In response to my recent post, on "Why The New API Blueprint Sharing Button From Apiary Is So Important”, said:

First, this is another reason why the API Blueprint being more open is important, anyone can now come along and not just build an SEO API documentation solution, they can get access to Apiary.io users who desire such a solution. Ok, that might seem bad for Apiary, but in situations that Apiary is not concerned with, this allows the community to step up and serve the long tail, and if it is something that concerns Apiary, it lights the fire under their ass to consider adding to the road map (sorry Jakub & Z, I know I"m a pain ;-).

Second, it allows the community to step up and serve what I'd consider the critical long tail—like Section 508. In our rush to deliver the latest in technological innovations, we often forget about significant portions of our society who, well, aren’t like us. How many leading apps and platforms that you use are Section 508 compliant? I guarantee almost all API tooling is not—something we need to address now, and is a topic where discussion is currently happening the federal government circles

I am a big fan of Swagger UI, and Apiary, and what they have done for API design, deployment, management, discovery, and evangelism, but we need to keep working on the next generation of UI, and UX that is easily indexed, and works well with assistive technologies. Ok, at this point the hypermedia folks want to kick my ass--bring it! ;-) Kidding. What I am talking about should happen in conjunction with well designed, hypermedia fueled clients, not instead--both camps should be addressing making sure all clients or SEO and 508 friendly.

I’ll close with a note on the opportunity here. There is huge potential to develop an open source API UI component that can use Swagger and API Blueprint as the core definition, implementing a more SEO and 508 compatible experience, something akin to Slate from Trippit. I’m thinking rather than a pull technology like Swagger UI does with its JS interface pulled from a Swagger definition, and I’m guessing Apiary does a similar pull from API Blueprint docs?? A more of an HTML, CSS push or publish of functional, static API documentation, that uses JavaScript and APIs to operate—just some raw thoughts on how to take next steps, its now up to you.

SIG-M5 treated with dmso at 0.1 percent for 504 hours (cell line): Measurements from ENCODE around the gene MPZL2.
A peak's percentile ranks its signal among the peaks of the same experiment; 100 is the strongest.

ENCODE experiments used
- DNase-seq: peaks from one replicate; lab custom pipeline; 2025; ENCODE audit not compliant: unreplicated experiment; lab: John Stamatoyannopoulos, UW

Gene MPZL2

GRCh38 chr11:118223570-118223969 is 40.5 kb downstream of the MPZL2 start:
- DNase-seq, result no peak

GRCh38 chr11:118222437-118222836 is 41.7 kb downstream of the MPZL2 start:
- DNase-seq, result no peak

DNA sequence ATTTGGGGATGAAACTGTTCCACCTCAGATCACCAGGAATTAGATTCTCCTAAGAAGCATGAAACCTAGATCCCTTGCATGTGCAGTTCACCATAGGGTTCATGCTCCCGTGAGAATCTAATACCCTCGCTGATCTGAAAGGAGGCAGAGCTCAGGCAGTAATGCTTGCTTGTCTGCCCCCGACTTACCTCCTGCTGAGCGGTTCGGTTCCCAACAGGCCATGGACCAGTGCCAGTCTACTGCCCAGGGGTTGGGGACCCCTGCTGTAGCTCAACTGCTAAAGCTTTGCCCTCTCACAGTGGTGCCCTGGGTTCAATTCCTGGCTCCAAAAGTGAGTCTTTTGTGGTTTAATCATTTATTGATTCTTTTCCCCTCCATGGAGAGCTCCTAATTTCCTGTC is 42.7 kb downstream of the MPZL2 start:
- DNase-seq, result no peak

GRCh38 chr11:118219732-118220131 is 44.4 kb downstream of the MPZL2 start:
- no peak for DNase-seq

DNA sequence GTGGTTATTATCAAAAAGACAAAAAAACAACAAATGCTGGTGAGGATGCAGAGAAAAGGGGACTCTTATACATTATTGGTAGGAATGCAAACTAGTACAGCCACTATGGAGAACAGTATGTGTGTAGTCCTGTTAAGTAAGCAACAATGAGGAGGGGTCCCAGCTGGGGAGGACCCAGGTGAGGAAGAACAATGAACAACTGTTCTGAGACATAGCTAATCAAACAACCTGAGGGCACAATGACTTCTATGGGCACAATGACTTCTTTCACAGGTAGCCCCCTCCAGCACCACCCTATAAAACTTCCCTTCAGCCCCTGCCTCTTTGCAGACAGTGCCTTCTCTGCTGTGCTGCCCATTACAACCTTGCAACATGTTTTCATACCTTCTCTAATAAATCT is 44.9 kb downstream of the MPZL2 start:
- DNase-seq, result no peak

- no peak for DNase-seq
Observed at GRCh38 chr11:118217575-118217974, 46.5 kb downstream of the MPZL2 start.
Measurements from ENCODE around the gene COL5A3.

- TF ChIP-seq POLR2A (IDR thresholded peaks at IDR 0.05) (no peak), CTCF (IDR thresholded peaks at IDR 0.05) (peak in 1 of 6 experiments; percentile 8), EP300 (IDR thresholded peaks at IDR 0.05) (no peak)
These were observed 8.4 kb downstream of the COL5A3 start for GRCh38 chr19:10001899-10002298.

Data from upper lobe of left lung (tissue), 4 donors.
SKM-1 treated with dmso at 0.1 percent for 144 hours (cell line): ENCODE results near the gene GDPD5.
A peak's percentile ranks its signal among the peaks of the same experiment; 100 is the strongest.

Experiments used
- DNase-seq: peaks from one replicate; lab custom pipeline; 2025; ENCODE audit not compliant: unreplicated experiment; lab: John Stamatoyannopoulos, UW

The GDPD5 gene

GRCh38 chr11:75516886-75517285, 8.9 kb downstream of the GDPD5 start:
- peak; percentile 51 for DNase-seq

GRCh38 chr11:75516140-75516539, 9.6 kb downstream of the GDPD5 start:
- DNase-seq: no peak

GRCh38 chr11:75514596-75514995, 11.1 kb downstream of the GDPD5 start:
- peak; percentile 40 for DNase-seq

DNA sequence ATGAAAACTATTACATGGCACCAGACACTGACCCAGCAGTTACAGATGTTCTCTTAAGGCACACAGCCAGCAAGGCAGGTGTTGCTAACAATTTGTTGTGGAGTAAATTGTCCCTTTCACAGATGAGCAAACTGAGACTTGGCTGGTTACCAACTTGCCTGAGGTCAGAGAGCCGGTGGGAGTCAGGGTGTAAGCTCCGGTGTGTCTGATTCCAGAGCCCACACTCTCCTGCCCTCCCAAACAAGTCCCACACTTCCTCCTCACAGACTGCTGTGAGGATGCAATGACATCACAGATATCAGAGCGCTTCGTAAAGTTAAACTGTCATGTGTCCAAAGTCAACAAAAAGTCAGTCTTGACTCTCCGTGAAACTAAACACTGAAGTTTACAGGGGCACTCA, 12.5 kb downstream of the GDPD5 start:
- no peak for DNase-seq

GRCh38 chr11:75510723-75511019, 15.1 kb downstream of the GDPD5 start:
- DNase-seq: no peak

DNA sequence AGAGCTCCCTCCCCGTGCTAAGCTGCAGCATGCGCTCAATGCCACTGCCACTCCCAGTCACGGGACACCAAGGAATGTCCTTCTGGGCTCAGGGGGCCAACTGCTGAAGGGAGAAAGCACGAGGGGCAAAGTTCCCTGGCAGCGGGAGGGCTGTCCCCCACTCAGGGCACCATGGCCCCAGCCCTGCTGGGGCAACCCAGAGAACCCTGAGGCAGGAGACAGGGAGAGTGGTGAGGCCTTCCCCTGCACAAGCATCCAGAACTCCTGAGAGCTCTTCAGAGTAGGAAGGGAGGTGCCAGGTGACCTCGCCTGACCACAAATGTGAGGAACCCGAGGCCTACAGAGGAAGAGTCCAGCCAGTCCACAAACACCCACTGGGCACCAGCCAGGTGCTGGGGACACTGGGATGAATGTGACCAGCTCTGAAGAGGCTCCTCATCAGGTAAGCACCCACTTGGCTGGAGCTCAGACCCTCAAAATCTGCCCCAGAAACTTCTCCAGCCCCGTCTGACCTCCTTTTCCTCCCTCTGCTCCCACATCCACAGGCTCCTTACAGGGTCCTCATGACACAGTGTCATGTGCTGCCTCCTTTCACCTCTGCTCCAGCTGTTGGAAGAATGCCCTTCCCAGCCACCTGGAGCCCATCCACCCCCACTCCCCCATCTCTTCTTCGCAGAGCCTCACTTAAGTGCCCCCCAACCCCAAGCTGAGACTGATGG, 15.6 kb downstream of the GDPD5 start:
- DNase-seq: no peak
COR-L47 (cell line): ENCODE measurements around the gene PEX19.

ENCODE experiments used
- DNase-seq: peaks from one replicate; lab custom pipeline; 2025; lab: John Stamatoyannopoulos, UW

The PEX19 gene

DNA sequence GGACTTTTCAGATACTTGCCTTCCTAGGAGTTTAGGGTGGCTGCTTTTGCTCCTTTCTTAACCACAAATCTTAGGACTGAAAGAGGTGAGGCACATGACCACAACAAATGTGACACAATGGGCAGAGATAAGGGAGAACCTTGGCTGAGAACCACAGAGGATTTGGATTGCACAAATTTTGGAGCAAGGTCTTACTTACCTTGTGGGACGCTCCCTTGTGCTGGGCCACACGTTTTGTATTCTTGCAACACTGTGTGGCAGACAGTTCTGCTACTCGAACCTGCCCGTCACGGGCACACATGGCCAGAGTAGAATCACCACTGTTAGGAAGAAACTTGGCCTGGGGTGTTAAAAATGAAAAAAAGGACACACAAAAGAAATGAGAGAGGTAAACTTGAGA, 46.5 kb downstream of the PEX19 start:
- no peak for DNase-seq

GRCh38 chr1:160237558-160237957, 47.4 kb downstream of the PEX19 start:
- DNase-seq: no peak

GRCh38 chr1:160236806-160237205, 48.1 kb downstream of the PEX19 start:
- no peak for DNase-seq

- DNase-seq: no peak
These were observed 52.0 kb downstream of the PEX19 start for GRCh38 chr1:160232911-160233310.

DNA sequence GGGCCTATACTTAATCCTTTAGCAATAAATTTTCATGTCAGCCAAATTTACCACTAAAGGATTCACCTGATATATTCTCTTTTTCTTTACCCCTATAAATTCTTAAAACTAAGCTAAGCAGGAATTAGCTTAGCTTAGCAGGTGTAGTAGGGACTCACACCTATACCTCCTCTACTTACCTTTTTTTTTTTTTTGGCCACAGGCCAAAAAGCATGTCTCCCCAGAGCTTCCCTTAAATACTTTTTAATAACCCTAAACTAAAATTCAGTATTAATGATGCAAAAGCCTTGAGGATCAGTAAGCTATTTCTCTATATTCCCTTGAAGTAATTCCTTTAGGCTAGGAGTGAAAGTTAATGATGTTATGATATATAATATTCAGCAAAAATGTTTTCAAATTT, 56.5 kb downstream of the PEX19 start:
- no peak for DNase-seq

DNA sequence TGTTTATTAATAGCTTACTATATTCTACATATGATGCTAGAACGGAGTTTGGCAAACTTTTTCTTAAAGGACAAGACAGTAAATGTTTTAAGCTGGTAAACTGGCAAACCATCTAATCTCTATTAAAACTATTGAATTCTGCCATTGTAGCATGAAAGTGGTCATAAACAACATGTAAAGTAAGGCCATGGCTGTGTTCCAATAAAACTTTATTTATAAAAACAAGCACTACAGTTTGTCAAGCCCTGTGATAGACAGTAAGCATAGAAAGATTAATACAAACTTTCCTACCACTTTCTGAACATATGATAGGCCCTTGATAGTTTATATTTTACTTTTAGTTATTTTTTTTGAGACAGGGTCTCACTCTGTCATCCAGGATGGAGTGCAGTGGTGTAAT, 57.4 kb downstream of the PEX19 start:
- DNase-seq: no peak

I guarantee if you made an open source set of tools to support this, you'd get the attention of government at all levels, around the world, something that would open up significant other opportunities. 



Opportunities In The Long Tail Of API Deployment For Non-Developers, Using Kimono Labs

I was just doing on of my regular check-ins with Pratap Ranade (@pratapranade), the CEO of Kimono. We try to make time to catchup on what each other are up to, and find where we can work together to incite API evolution. Pratap sees the space like I do, that APIs are more than tech, possessing huge potential when it comes to empowering folks to make change within their companies, organizations, institutions, government agencies, and the wider industries and countries they exist in.

Unfortunately I can’t go into too much detail about the projects we are working on until they are ready, but I just spend over an hour talking through some pretty interesting use cases that have occurred via Kimono Labs, in which Kimono users are scraping data and content from existing websites, and crafting some pretty interesting APIs. I’m not just talking about the fun things like March Madness or World Cup going on over at Kimono, I’m talking about influencing elections, addressing disaster recovery issues, and providing timely data that can influence how financial markets are working (or not).

The best part about these stories, is the work is being done, in many cases by people who don't have traditional programming skills, they are more hackers who have identified a problem, and used Kimono to scrape the data, and generate simple APIs, that help provide a new way of delivering API-driven solutions to the problem being targeted. Pratap said they are quickly becoming a big data company as well as a structured data API solution, because of the number of folks stepping up to address the long tail of data.

I just wanted to provide a taste of what we are working on. I’m always left pumped up about potential of APIs, after hearing what Kimono is up to. If you want a taste of some of the stories I'm talking about, check out the Kimono blog.